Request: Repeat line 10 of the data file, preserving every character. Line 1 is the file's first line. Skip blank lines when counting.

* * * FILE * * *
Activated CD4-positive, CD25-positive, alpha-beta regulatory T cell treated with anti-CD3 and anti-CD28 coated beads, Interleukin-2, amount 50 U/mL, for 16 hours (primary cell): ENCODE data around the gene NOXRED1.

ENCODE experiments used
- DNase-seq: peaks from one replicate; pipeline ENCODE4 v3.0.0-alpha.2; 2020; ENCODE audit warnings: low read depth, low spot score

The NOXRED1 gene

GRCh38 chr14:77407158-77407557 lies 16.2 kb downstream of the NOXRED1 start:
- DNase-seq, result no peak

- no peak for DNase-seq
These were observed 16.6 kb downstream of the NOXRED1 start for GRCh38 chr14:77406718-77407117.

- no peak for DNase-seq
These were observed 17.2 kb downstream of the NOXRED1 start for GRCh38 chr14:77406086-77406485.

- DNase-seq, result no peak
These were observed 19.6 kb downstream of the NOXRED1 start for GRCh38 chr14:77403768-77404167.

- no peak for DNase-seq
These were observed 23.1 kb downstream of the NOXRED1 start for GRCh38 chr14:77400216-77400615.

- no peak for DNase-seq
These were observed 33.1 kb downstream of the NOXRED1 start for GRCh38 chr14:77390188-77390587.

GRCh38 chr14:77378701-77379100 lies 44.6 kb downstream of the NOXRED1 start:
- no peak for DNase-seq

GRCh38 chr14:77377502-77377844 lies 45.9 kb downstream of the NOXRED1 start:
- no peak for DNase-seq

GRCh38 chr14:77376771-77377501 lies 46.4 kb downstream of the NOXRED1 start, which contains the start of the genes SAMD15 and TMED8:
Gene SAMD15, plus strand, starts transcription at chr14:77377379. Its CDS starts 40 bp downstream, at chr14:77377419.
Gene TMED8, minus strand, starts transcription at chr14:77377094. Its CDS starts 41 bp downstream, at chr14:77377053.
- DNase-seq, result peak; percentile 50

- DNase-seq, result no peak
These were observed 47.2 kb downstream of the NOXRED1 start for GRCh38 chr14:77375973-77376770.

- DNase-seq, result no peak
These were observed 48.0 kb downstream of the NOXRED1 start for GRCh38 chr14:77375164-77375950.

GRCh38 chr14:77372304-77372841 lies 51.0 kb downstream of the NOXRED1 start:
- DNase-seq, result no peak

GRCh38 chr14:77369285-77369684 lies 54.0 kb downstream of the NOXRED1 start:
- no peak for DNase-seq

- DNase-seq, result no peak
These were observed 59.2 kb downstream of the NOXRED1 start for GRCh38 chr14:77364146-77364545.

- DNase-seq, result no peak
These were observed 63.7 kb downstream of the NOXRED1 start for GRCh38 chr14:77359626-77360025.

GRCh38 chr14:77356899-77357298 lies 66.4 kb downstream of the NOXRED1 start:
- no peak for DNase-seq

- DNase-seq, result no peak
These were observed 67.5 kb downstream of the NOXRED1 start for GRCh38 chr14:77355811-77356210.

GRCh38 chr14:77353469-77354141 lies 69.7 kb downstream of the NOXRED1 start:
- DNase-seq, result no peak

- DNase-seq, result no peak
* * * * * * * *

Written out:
These were observed 17.2 kb downstream of the NOXRED1 start for GRCh38 chr14:77406086-77406485.